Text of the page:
Each month there is a new resident artist who remains in the Borgo, painting, sculpting, performing or writing. Artists have only a couple of obligations to fulfill, to exhibit their art in the hotel and to give an introduction to their art, to any guest who requests it.

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The next is a magnificent residency near Rome. It’s a bit of a marathon in many ways because during the 4 days, there are hundreds of other artists who also paint but are not resident. Resident artists are given accommodation, fed, partied and shown around the town. They are generally toasted as heroes while they are there. It’s a very warm welcome in a very historical town which oozes history and more than a pinch of mystery. The town is Subiaco, in the region on Lazio. Also known as the city of emperors and saints is located 75km from Rome. It was here that Nero built his summer palace and here that Saint Benedict founded his order. The spectacular monastery is unlike any you will have seen before. Neros palace did not fare as well over the centuries but the remains of the palace can be found near the monastery.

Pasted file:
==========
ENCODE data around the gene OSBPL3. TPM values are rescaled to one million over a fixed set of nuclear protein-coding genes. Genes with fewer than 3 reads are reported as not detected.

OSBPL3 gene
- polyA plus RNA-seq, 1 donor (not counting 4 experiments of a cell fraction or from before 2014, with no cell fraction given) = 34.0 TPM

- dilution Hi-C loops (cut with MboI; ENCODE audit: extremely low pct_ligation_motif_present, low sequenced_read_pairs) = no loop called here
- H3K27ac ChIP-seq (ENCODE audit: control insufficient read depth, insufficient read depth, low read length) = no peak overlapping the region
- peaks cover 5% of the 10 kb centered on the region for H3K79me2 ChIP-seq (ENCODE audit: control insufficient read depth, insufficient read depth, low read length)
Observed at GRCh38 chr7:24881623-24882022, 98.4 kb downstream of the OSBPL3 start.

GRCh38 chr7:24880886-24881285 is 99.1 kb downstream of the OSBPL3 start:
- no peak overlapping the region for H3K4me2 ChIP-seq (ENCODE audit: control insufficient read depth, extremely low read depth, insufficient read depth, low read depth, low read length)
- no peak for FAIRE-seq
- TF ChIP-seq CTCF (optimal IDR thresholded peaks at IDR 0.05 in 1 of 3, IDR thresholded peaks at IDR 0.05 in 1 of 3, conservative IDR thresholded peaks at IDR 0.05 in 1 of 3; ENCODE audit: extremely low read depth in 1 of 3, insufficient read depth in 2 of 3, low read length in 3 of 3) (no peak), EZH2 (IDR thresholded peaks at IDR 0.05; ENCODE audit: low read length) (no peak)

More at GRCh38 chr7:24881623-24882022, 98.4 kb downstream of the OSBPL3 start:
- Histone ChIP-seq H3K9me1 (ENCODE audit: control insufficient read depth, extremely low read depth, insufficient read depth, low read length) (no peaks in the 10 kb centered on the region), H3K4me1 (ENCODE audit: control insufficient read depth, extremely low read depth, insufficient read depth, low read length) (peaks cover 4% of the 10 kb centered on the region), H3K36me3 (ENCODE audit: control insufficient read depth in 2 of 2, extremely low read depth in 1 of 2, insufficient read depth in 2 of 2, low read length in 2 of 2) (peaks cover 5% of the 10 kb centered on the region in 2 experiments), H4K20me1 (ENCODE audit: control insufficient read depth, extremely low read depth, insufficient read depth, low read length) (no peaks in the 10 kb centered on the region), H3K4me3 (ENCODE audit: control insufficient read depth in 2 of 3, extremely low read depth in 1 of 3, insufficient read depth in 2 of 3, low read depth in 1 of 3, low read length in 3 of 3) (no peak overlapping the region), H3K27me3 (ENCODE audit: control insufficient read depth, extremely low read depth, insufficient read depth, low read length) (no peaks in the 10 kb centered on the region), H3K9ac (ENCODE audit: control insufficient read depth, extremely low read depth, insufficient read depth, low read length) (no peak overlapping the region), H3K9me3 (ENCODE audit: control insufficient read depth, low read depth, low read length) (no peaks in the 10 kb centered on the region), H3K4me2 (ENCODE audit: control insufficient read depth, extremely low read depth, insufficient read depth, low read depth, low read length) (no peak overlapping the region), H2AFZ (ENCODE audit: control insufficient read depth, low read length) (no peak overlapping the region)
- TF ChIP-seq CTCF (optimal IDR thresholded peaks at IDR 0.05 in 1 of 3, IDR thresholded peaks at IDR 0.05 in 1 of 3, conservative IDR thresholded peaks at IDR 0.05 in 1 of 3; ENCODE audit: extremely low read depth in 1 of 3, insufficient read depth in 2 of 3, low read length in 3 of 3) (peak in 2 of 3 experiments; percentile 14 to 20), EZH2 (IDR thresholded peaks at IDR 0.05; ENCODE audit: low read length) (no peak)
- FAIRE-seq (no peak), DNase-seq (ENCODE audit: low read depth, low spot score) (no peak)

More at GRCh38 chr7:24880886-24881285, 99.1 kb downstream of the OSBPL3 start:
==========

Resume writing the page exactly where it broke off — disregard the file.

Although part of Rome, the route is a long one through winding hills. Artists usually travel by rented car or public transport. The 2 hour journey passes through beautiful countryside and is dotted with interesting villages atop plateaus. If you decide to explore en route it might take you considerably longer to get there but it would be worth it.

This really is a working residency. You paint every day and it lasts for four days. Usually they give you a location to work in and request that you focus on a subject or topic and there will be other artists there too. International artists are encouraged to take part and work in media ranging from watercolors to ink, oil and drawing. At the end of the event there is a party and award ceremony in the Abbey of Saint Scholastica where the order and sponsors, judge the art works submitted. Prizes are substantial and I’m the happy recipient of two awards.